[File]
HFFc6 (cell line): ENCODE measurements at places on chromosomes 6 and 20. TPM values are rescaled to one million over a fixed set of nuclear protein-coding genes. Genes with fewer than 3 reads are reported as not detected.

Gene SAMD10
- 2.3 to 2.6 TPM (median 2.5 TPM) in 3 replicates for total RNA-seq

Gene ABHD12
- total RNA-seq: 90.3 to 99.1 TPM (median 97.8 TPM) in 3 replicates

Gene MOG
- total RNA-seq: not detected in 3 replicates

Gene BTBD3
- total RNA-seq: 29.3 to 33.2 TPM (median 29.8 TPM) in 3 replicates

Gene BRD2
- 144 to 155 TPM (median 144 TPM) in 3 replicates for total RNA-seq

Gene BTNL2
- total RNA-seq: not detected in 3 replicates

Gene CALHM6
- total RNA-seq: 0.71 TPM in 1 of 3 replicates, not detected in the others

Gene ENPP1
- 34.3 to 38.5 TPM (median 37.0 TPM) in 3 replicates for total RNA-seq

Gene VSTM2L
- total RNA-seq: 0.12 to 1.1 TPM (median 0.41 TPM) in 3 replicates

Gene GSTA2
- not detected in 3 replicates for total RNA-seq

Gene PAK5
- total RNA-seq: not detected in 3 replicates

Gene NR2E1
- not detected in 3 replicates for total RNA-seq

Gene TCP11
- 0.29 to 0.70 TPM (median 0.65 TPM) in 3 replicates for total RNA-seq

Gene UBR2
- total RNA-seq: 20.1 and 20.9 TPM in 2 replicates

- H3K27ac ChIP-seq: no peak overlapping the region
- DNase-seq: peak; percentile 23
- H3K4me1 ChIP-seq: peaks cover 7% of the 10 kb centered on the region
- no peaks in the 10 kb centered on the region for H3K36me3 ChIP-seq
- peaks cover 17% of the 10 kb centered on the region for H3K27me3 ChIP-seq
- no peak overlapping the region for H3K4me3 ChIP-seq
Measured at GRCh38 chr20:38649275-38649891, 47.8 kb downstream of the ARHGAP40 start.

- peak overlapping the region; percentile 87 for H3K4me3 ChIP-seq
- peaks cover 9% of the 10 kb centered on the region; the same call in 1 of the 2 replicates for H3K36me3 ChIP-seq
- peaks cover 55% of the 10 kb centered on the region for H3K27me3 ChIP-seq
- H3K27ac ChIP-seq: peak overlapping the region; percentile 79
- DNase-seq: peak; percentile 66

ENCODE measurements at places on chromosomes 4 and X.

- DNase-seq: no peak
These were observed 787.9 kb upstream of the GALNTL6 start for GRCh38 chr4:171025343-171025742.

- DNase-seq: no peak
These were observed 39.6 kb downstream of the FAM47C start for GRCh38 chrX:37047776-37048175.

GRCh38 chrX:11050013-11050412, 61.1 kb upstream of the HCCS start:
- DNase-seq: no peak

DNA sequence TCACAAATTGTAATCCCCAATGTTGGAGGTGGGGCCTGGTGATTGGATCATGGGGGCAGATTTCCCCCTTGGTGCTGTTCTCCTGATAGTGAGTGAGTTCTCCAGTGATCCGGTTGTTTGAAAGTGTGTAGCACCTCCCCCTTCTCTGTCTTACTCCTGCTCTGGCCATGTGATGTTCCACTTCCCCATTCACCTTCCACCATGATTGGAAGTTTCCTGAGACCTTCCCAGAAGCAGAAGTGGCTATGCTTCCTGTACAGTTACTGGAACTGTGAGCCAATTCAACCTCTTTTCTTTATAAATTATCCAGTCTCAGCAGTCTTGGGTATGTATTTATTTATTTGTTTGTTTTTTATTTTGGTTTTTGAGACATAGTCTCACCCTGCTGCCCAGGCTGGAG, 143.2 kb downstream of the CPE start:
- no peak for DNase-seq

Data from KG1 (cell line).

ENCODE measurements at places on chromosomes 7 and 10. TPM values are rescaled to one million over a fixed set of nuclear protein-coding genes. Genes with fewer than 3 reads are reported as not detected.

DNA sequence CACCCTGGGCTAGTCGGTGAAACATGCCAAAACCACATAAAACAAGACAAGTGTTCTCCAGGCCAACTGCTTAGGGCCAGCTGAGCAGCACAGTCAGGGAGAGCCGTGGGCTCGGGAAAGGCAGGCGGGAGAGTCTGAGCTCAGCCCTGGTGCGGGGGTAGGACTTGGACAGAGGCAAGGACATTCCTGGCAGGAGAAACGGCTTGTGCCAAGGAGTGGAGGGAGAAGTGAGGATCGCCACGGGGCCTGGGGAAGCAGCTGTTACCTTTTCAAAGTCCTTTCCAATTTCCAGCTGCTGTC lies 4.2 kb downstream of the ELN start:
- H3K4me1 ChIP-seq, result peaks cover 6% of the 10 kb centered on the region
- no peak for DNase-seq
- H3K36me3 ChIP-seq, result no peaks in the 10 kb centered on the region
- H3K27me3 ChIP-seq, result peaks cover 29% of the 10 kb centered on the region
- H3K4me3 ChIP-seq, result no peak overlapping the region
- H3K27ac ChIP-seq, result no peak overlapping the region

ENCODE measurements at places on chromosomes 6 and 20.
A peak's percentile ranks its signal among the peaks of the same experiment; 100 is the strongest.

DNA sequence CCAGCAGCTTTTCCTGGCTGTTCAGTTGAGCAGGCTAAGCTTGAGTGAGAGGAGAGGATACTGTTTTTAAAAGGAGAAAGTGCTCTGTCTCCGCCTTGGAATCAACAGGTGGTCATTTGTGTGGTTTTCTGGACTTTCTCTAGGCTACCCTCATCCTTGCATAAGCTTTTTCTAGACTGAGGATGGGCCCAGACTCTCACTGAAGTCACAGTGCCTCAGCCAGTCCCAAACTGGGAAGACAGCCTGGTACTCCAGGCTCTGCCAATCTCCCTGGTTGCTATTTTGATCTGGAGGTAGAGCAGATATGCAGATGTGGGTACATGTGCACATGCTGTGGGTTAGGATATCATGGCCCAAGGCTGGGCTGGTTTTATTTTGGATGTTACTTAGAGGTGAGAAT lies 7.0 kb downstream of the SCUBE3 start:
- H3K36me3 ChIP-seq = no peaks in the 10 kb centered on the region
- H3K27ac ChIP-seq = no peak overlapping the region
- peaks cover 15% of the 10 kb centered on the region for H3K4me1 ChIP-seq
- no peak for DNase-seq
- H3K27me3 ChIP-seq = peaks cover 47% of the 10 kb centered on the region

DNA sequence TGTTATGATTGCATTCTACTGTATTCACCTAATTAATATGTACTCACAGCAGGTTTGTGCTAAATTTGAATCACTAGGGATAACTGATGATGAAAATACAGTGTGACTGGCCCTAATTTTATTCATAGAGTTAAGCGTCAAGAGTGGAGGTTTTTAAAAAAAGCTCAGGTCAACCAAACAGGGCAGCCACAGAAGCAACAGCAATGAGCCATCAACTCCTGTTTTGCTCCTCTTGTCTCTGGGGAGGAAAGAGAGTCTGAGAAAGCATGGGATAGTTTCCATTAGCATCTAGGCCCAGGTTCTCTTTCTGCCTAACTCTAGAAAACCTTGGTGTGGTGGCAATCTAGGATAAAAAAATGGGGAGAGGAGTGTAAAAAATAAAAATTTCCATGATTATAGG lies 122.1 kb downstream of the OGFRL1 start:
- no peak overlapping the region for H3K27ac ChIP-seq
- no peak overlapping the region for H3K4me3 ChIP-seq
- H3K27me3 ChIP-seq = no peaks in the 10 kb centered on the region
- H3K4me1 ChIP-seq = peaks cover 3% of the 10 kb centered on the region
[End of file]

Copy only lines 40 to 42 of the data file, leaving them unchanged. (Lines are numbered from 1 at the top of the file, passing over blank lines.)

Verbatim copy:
- H3K27ac ChIP-seq: peak overlapping the region; percentile 79
- DNase-seq: peak; percentile 66

ENCODE measurements at places on chromosomes 4 and X.